This content was published on March 20, 2020.
The information about the coronavirus disease 2019 (COVID-19) situation is changing rapidly. As a direct care worker, you are on the front lines, so it is vital that you stay informed. This class offers a brief overview of what we know about COVID-19, how it spreads, strategies for preventing it from spreading, and how to care for someone who has the virus.
We are still learning more and more about the COVID-19 virus, including the mortality (death) rate. It’s important to stay calm and think clearly, as there is a lot of inaccurate information available regarding the virus.
On March 11, 2020, the World Health Organization (WHO) declared COVID-19 a global pandemic. A global pandemic is a new disease that has spread around the world. This means fully stopping the spread of the virus is not the goal (because it is already everywhere)—instead, we must focus on reducing how fast it spreads and how sick it makes people.1
The COVID-19 situation is rapidly evolving. To stay informed with the latest information, consult the reliable sources listed below:
Your state and local health departments will have the latest information relevant to where you live. Use the resources below to locate the state and local health department websites:
You are expected to follow your agency’s policies and procedures and comply with all state and federal laws and regulations at all times.
There is a lot we are still learning about COVID-19. New information is continuously developing, including guidance for direct care workers. Contact your agency, supervisor, or care team for specific guidance about how the COVID-19 pandemic impacts your responsibilities.
A new virus was detected in late 2019 in Wuhan, China. On February 11, 2020, WHO announced an official name for the disease that is causing the current coronavirus outbreak. The name of the disease is coronavirus disease 2019 (COVID-19).2 This novel (new) coronavirus causes a respiratory (lung) infection. It has not previously been seen in humans.
Coronaviruses are not new. In fact, the common cold is a type of coronavirus. Some other coronaviruses, like SARS (Severe Acute Respiratory Syndrome) and MERS (Middle East Respiratory Syndrome), can cause serious illnesses.3
Symptoms of COVID-19 can appear one day to two weeks after exposure.
The most common symptoms of COVID-19 are fever and cough. Some people may have aches and pains, nasal congestion, runny nose, sore throat, or diarrhea.4 These symptoms are usually mild and begin gradually. If the person becomes very sick, they can have trouble breathing and/or get pneumonia.
We are learning more about COVID-19 every day. What we do know is that older adults are most at risk of getting the sickest and dying from COVID-19; the older a person is, the higher their risk of death. Younger people have a greater risk of dying if they have a chronic comorbid (existing and unrelated) illness such as heart disease, diabetes, or asthma.5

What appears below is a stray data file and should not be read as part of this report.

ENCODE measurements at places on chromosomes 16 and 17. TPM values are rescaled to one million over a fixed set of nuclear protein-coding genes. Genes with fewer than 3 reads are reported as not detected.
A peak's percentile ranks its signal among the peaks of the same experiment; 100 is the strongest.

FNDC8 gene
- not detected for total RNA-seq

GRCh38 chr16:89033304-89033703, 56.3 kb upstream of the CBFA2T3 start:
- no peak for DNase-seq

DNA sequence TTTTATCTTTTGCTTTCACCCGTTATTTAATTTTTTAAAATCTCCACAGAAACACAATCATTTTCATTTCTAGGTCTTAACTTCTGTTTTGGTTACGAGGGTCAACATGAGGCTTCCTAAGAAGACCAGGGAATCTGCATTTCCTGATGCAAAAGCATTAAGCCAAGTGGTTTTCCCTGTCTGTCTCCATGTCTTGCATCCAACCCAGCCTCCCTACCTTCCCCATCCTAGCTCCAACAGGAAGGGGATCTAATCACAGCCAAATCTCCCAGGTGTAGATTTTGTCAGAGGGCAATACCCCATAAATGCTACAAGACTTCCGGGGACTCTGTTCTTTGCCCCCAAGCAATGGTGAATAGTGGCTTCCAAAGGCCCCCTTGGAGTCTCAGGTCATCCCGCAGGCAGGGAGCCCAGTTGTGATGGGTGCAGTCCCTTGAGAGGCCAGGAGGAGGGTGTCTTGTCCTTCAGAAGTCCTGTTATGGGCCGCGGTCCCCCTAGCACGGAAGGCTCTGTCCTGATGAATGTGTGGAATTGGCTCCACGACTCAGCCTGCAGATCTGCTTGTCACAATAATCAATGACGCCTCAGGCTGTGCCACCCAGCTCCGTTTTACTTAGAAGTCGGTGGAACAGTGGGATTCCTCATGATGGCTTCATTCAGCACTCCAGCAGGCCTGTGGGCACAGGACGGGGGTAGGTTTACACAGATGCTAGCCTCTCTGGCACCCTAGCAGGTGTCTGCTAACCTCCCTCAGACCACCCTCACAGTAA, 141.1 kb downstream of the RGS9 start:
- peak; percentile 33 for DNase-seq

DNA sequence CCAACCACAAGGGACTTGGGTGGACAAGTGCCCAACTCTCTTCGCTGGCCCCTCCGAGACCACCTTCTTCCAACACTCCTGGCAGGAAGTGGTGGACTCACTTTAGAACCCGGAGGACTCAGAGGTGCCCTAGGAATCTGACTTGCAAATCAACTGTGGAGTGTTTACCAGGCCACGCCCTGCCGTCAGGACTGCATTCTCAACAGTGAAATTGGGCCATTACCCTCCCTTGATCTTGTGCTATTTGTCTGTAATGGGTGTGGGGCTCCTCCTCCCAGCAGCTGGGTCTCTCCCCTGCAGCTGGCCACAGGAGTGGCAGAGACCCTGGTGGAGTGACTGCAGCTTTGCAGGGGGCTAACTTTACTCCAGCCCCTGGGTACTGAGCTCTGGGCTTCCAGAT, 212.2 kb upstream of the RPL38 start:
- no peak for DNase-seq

These groups are also most likely to get more sick more quickly. If you have a care recipient in one of these groups, be extra vigilant (alert) for any changes in their medical status. If you observe any changes in your care recipient’s status, notify your supervisor immediately. If the care recipient develops any worsening symptoms, such as greater difficult breathing or shortness of breath, call 911.
We don’t know how deadly COVID-19 is. The statistics vary depending on the source and the numbers are continually being updated. What we do know is that the virus is deadly and it becomes more deadly the older you are.
Related to COVID-19’s mortality rate, is the danger that hospitals will become overwhelmed by the number of patients who will need to be admitted and need ventilation to help support their breathing.
COVID-19 is spread through respiratory secretions (droplets from coughs and sneezes). The virus is transmitted from person to person in the community, and not just from people who have traveled to specific countries (such as China and Italy).
Since COVID-19 was first detected in Wuhan, China, many areas are seeing “community spread” of the virus. Community spread means people have been infected with the virus in a geographic area, including some people who are not sure how or where they became infected.6
COVID-19 is more contagious than seasonal flu. If one person has the flu, they are likely to pass it on to at least one other person. If one person has COVID-19, they are likely to pass it on to at least two to three other people. So COVID-19 is more than twice as contagious as seasonal flu. By comparison, if one person has measles (a highly contagious disease), they are likely to pass it on to at least 18 others. It is still unknown when infected people can spread COVID-19. Most experts think that it may be caught even from people who have no or mild symptoms.7